About Medical Consent
At Medical Consent we focus on just one thing. Creating patient-friendly software supported by high quality patient information videos (Patient Decision Aids) to achieve legally compliant informed consent.
Here in the UK, the process of achieving patient consent for medical interventions isn’t always completed as well as it could be. Before a patient signs their consent form, which acknowledges their understanding of any risks associated with their procedure, they need to feel confident about their decision. Currently, the process of consent is, in many cases, outdated and no longer fit for purpose. It can leave patients feeling confused, uncertain about what is involved in their procedure and the risks they face, and potentially with important questions unanswered. This can leave the Medical Team vulnerable to litigation.
Patient information and consenting patients – what’s changed?
In 2015, the UK’s Supreme Court stipulated that, before consenting to a medical procedure, healthcare professionals must give the patient all the information they need to be able to make the right decision about their treatment.
As part of this, it’s essential to explain all the treatment options, including the option of receiving no treatment, and the associated risks. This includes ‘material risks’ for each treatment option that must be personalised for every patient. This means doctors must have an understanding of a person’s work and lifestyle.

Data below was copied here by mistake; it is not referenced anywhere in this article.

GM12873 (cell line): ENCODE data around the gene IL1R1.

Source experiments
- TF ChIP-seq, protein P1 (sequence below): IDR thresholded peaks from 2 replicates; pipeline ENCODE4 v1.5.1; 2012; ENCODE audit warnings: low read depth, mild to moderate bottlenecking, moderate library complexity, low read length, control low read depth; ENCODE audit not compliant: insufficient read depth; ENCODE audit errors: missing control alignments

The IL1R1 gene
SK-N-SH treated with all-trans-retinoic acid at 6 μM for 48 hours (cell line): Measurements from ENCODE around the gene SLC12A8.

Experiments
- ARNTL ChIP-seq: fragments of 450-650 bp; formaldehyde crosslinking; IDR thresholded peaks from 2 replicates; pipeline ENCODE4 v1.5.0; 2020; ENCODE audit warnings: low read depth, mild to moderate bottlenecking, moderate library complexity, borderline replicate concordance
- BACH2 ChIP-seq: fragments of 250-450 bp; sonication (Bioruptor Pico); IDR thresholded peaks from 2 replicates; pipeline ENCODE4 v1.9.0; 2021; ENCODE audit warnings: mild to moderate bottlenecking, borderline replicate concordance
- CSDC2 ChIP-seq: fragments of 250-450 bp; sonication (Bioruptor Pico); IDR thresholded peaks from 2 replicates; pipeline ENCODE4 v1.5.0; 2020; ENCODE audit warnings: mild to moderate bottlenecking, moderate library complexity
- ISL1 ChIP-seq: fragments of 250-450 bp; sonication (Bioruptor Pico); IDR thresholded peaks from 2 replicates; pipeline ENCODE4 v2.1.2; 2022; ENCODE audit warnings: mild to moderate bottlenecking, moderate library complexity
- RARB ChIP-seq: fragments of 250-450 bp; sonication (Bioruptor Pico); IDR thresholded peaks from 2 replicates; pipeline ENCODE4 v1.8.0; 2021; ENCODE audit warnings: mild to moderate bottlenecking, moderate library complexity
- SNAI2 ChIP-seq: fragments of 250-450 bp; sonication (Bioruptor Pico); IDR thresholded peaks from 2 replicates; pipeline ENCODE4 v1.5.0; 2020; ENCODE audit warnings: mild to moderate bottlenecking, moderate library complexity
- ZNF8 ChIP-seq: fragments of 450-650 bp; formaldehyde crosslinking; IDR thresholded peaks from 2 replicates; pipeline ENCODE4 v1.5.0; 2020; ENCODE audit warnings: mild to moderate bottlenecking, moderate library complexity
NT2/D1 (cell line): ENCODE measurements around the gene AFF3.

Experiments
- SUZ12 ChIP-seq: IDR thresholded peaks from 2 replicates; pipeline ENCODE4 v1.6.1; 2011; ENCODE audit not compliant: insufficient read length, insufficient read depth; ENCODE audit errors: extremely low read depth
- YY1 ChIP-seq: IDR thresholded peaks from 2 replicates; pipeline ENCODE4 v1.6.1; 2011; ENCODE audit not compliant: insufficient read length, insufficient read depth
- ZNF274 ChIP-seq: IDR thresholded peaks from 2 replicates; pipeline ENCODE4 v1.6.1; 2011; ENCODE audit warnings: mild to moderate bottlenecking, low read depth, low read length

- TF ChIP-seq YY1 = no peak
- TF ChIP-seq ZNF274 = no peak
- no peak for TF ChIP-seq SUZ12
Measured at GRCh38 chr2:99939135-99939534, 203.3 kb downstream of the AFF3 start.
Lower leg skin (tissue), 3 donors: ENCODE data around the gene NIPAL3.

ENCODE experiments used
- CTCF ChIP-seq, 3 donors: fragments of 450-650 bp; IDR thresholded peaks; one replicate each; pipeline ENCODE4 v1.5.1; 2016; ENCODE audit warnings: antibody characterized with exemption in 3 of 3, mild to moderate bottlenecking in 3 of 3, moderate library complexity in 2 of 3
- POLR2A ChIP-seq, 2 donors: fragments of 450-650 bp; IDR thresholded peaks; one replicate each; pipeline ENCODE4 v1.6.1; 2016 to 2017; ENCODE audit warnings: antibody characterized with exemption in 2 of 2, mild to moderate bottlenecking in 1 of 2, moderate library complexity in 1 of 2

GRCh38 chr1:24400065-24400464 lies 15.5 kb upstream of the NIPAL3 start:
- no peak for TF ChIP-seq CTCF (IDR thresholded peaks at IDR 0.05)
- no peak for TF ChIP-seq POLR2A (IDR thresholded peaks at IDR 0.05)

The test of materiality has become twofold:
Consent should be written and recorded. Once the patient has made their decision, consent should be acknowledged at the end of the discussion by both the doctor and the patient. This provides part of the evidence that a discussion has taken place, although in itself it provides no meaningful information about the quality of the discussion. In addition to the consent form, a record of the meeting (including the key points, hard copies or web links to any further information provided to the patient, and the patient’s decision) should be included in the patient’s case notes. This is essential, even if they choose not to have any treatment.
In making informed consent a legal obligation, the Supreme Court overturned all the Lower Court judgments. Nadim Montgomery’s case failed in all the Lower Courts due to the existing case law in Sidaway and Bolam, the test at that time being a medical judgment that the doctor’s conduct would be supported by a responsible body of medical opinion.
So what does this mean for healthcare professionals today?
In short, it means they have a legal duty to provide informed consent to all patients, including full disclosure of the risks, and to keep a complete record of this. And they have no defence to do less than this by application of the Bolam test.
At Medical Consent, we understand that the legal implications may feel a bit overwhelming when you just want to get on with your job. And we know the process can be improved and benefit clinicians and their patients.
That’s why we’ve come up with an online pathway to help you and your patients navigate the whole consent process. It gives patients the information they need, step-by-step, so that they can feel confident about their decisions. And you can focus on continuing to do your best for your patients, without the threat of litigation at a later stage because due process was not followed.
Informed consent – the problems
Informed consent – the solution
At Medical Consent, our solution is built around:
Meet the team
Professor Adrian Wilson
Adrian is our clinical director and is a world-renowned orthopaedic surgeon and medical entrepreneur. He is one of the founders of the business.